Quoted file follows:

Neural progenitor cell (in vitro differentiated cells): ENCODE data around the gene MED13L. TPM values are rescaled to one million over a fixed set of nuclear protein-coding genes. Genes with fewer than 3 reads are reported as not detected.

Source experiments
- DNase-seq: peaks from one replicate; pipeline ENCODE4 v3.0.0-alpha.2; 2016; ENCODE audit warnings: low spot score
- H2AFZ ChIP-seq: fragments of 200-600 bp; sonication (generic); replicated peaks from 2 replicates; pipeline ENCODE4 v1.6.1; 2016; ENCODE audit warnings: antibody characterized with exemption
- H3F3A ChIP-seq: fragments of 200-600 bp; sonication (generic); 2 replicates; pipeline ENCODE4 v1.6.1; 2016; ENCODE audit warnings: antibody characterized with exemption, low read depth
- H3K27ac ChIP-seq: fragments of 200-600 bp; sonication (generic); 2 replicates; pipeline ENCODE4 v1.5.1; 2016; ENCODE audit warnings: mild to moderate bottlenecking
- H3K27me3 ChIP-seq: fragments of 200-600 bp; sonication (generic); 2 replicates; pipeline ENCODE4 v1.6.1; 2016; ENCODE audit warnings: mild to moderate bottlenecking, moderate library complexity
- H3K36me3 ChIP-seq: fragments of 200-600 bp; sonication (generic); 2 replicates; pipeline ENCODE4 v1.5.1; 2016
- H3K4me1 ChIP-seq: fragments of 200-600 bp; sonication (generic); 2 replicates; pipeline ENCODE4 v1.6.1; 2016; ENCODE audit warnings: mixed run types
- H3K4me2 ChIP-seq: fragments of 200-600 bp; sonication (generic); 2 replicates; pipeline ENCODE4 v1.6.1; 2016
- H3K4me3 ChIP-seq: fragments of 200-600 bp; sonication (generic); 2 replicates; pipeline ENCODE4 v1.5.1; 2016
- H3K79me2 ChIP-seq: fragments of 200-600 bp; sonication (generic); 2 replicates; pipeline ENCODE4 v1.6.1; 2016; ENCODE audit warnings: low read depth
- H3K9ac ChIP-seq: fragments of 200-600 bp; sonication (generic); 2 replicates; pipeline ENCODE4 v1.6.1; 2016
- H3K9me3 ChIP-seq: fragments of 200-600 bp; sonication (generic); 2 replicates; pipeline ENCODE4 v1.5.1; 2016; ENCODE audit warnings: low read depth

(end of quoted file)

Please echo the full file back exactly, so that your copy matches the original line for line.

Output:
Neural progenitor cell (in vitro differentiated cells): ENCODE data around the gene MED13L. TPM values are rescaled to one million over a fixed set of nuclear protein-coding genes. Genes with fewer than 3 reads are reported as not detected.

Source experiments
- DNase-seq: peaks from one replicate; pipeline ENCODE4 v3.0.0-alpha.2; 2016; ENCODE audit warnings: low spot score
- H2AFZ ChIP-seq: fragments of 200-600 bp; sonication (generic); replicated peaks from 2 replicates; pipeline ENCODE4 v1.6.1; 2016; ENCODE audit warnings: antibody characterized with exemption
- H3F3A ChIP-seq: fragments of 200-600 bp; sonication (generic); 2 replicates; pipeline ENCODE4 v1.6.1; 2016; ENCODE audit warnings: antibody characterized with exemption, low read depth
- H3K27ac ChIP-seq: fragments of 200-600 bp; sonication (generic); 2 replicates; pipeline ENCODE4 v1.5.1; 2016; ENCODE audit warnings: mild to moderate bottlenecking
- H3K27me3 ChIP-seq: fragments of 200-600 bp; sonication (generic); 2 replicates; pipeline ENCODE4 v1.6.1; 2016; ENCODE audit warnings: mild to moderate bottlenecking, moderate library complexity
- H3K36me3 ChIP-seq: fragments of 200-600 bp; sonication (generic); 2 replicates; pipeline ENCODE4 v1.5.1; 2016
- H3K4me1 ChIP-seq: fragments of 200-600 bp; sonication (generic); 2 replicates; pipeline ENCODE4 v1.6.1; 2016; ENCODE audit warnings: mixed run types
- H3K4me2 ChIP-seq: fragments of 200-600 bp; sonication (generic); 2 replicates; pipeline ENCODE4 v1.6.1; 2016
- H3K4me3 ChIP-seq: fragments of 200-600 bp; sonication (generic); 2 replicates; pipeline ENCODE4 v1.5.1; 2016
- H3K79me2 ChIP-seq: fragments of 200-600 bp; sonication (generic); 2 replicates; pipeline ENCODE4 v1.6.1; 2016; ENCODE audit warnings: low read depth
- H3K9ac ChIP-seq: fragments of 200-600 bp; sonication (generic); 2 replicates; pipeline ENCODE4 v1.6.1; 2016
- H3K9me3 ChIP-seq: fragments of 200-600 bp; sonication (generic); 2 replicates; pipeline ENCODE4 v1.5.1; 2016; ENCODE audit warnings: low read depth